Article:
Images of men, women and children frolicking at the beach; beautiful, grand hotels with sweeping vistas of the Indian Ocean; wide boulevards with triumphal arches and heroes mounted on horseback; Arab-style coral houses with Moorish balconies perched on high and narrow alleyways between them; minarets of centuries-old mosques. This is Mogadishu.
For most people, it was hard to believe, that this was Somalia’s capital city prior to the 1991 civil war. At the recently concluded exhibition, dubbed Mogadishu Then and Now, these images of Mogadishu’s glorious past were juxtaposed with the current ones of the city: shelled, bulleted-ridden, and devastated.
The exhibition organized by the Daily Nation columnist Rasna Warah with the help of Somali friends Ismail Osman and Mohammud Diriye ran from 4-22 June and was opened on the evening of 5 June to loud cheers by the Mayor of Mogadishu, Mohamud Nur. Also in attendance were the Prime Minister of Somalia under the Transitional Federal Government (TFG), Abdiweli Mohamed Ali, and a number of TFG ministers.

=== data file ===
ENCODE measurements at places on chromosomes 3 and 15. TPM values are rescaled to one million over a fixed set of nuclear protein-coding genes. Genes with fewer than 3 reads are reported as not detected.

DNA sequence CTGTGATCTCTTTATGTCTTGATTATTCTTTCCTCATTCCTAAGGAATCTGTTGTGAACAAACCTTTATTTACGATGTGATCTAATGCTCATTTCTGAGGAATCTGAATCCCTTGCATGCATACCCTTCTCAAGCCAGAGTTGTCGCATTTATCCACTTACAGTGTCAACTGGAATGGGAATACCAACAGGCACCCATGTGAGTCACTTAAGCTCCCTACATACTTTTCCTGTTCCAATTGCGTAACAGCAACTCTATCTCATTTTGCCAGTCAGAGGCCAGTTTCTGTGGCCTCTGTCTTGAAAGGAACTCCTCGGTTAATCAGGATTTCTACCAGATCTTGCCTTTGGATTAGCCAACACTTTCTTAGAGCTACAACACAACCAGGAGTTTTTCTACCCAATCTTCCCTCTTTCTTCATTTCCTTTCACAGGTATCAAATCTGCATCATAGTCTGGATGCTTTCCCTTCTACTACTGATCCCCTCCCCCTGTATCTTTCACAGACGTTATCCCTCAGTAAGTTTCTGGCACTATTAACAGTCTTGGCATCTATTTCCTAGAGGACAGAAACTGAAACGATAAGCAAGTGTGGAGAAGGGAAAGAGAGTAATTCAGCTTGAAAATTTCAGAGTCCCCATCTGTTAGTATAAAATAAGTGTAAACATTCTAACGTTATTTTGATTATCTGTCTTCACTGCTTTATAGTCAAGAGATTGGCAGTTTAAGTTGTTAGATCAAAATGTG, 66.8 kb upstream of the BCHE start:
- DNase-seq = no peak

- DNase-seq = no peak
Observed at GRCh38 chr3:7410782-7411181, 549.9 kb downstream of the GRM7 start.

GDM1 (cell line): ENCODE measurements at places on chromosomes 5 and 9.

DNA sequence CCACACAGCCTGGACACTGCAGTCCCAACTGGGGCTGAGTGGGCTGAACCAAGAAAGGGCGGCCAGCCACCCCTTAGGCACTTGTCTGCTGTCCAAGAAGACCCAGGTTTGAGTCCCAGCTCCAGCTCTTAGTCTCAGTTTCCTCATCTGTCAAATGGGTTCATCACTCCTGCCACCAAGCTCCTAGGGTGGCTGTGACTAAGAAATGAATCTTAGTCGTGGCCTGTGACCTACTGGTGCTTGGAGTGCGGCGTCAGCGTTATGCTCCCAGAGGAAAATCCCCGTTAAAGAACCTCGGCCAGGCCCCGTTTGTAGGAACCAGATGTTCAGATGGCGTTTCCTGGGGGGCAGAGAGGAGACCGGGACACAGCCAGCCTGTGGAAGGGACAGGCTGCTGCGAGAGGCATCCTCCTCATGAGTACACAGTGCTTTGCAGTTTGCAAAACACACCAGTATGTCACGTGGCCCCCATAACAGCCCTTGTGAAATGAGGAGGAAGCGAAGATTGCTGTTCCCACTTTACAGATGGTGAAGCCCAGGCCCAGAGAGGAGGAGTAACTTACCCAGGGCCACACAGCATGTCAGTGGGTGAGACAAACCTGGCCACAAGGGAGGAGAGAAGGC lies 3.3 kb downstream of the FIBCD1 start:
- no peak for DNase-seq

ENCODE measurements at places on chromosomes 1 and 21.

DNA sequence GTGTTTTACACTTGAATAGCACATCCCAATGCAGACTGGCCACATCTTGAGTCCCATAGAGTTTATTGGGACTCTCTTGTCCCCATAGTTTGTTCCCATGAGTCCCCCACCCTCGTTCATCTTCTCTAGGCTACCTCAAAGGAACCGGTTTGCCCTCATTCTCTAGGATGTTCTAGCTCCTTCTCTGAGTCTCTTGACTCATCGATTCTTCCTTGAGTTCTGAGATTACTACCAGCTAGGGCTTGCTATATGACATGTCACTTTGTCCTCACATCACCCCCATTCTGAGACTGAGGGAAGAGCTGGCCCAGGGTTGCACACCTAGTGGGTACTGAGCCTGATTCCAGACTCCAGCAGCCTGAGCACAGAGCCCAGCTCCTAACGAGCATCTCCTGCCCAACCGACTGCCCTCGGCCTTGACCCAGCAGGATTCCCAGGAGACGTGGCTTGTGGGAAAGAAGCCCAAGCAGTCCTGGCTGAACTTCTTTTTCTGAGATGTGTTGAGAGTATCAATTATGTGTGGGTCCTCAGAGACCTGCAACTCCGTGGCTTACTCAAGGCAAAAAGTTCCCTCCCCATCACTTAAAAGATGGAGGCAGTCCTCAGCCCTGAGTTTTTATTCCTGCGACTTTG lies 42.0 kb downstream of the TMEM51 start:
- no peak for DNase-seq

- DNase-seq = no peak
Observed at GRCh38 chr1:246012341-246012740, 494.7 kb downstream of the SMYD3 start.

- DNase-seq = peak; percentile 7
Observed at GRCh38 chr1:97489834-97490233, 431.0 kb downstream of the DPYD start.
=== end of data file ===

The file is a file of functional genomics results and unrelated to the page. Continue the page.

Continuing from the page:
In the words of the organizers, the exhibition reminded ‘present and future generations of Somalis, especially the youth, that Mogadishu was once a beautiful, cosmopolitan, functioning city’. It was also a call to action to Somalis and the international community to rebuild the city to its former glory. The exhibition generated an incredible buzz in social media and the internet. A book of the same theme is expected to be published later in the year in English, Turkish and Somali.